CK: Well, replacing meat with something that has the texture of meat is a relatively fruitless proposition. So, I would just avoid a one for one replacement of a plant-based meat for meat. That being said, however, there are lots of ways to get meaty flavor in a soup or stew, right I mean, tomato paste, the brown in a skillet is great. A miso works great mushrooms etc. Shio koji? Do you know what that is? (No) it's a liquid. It's umami in a bottle. It's absolutely amazing. I would try to get enhanced flavor. You know, charring browning deeply roasting all those things get you flavor. It's hard to get the texture of ___(I agree). Let me put another way. Most of the people in the world eat mostly vegetarian diet, right, because meats expensive. So, they have come up with fabulous ways to cook vegetables without trying to substitute for meat. And that's what I would look to.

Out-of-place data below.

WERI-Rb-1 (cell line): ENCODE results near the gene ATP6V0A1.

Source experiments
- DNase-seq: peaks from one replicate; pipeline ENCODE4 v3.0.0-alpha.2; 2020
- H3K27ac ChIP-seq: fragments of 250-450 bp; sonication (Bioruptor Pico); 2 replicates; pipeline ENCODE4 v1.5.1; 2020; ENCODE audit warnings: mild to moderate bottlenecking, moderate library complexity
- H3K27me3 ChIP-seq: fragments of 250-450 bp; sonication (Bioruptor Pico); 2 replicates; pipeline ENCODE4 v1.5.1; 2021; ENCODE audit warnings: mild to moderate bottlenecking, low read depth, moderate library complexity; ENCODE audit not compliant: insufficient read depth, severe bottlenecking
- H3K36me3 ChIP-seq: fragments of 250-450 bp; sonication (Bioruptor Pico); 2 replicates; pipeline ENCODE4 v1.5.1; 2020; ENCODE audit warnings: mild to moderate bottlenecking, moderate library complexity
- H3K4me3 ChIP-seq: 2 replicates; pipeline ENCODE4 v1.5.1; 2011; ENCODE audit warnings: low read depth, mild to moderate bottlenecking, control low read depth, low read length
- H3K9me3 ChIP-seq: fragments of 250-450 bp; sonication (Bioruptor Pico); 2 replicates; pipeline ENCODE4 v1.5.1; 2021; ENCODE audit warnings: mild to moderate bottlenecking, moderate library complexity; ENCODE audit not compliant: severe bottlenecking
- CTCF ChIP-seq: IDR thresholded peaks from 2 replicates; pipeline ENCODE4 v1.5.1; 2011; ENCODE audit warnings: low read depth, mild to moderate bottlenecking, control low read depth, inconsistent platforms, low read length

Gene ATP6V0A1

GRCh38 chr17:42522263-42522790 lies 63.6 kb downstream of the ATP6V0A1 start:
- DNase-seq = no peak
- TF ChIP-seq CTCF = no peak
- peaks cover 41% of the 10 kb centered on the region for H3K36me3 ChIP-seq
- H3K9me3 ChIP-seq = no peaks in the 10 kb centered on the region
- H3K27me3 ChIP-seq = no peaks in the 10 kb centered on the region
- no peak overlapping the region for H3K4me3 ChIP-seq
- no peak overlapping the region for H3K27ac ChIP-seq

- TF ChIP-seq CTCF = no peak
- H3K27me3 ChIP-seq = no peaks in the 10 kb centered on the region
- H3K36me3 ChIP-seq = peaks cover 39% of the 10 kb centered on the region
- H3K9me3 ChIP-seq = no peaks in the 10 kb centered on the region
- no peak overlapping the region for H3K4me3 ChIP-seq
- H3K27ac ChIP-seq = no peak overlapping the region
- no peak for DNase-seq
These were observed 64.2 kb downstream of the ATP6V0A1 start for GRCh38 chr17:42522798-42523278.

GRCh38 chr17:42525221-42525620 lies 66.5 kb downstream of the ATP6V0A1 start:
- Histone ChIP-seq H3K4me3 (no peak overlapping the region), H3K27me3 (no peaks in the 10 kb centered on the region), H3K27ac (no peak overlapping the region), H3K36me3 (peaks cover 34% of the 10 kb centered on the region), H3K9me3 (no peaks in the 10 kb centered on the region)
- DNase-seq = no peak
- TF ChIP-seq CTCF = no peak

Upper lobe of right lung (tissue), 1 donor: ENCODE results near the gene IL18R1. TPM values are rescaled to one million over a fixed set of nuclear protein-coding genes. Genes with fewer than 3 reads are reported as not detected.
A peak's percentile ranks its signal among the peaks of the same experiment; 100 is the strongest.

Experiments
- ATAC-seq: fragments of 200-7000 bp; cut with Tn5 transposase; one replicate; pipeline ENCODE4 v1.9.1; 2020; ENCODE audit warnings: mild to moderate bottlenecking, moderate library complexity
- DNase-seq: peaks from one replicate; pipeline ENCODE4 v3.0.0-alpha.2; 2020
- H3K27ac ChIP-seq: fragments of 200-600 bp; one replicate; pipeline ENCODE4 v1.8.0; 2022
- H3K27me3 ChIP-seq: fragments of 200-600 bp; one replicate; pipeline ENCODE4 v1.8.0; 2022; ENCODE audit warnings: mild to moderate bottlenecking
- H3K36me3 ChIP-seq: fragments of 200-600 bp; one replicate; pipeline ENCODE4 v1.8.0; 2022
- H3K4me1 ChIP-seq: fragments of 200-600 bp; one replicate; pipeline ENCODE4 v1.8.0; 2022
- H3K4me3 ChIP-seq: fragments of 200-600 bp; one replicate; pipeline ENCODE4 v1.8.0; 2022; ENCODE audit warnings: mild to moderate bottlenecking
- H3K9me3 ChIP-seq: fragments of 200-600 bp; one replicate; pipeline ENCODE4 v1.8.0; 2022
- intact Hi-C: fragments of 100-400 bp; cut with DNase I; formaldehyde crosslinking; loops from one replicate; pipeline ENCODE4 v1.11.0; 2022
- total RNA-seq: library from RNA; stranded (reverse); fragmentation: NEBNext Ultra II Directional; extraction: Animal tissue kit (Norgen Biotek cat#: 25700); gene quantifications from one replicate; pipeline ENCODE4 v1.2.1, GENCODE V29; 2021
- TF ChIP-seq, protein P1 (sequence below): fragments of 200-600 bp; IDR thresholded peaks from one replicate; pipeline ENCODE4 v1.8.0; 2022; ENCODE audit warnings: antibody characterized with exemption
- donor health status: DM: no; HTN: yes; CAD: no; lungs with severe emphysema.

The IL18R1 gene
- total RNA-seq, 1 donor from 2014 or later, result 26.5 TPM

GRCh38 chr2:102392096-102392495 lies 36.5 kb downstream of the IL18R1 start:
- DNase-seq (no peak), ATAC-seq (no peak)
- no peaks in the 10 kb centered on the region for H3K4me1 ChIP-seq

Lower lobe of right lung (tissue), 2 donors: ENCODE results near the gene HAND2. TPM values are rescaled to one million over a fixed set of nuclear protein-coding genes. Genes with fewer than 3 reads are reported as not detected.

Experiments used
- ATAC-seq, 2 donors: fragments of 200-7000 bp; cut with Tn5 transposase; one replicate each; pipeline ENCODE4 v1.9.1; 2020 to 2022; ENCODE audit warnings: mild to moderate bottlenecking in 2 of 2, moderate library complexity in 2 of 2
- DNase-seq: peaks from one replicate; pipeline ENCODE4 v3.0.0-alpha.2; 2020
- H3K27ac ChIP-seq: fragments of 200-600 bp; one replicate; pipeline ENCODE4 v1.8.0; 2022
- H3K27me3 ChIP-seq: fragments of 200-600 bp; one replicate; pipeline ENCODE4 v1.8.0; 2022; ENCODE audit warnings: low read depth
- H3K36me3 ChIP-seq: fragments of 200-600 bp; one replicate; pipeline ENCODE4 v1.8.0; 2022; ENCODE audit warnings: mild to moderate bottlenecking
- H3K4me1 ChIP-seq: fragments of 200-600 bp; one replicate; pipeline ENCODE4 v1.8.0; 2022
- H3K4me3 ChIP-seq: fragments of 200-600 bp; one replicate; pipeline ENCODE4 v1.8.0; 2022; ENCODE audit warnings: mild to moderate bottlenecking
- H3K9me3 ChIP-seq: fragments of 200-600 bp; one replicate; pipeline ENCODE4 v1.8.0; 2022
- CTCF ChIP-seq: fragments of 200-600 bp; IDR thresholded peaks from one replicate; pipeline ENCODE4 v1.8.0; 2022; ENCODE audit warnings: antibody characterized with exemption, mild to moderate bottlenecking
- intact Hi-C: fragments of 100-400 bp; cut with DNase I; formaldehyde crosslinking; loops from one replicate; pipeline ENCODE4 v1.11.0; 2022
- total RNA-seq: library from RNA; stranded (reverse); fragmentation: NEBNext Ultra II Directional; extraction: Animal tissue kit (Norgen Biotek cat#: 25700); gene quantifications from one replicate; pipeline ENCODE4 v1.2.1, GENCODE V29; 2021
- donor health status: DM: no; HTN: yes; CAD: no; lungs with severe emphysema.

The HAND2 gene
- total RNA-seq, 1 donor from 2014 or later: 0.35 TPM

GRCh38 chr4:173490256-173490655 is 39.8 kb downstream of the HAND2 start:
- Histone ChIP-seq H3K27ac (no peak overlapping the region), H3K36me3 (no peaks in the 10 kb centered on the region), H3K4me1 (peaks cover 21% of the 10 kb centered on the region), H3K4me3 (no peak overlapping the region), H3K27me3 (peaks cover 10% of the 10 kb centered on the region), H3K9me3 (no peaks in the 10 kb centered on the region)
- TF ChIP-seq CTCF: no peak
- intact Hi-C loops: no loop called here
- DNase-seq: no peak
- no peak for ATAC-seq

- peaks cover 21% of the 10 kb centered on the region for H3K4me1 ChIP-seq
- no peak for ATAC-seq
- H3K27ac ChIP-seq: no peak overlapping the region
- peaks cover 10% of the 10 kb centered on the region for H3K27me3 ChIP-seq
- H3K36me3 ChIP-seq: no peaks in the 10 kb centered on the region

SM: I mean, what I would do is just have different soups and then label the ones that have no meat in them as you know, whatever vegan or vegetarian. Because believe me, if you're vegetarian, you're probably not going to miss the meat. But I did have a couple of other thoughts besides that, I mean, in the mushroom department, which Chris already mentioned, in particular, portabellas and shitake’s. If you're trying to get smoke in there, just use smoked paprika. The stuff you get from bacon or ham you can get from it's not the same but it's still pretty good. And a couple other thoughts is tofu. When you take tofu and you freeze it and then you take it out the freezer and you press it between paper towels, you remove a lot of the liquid so that then when you go and sauté it you can sauté it in something flavorful or with some umami ingredients marinated soy sauce right or miso. So, then you could add that at the end Don't cook it in the soup so it gets soggy all over again added as sort of the afterthought. And then I was also thinking about halloumi, which is this Greek cheese that they bake. And it's so yummy yet it holds its shape.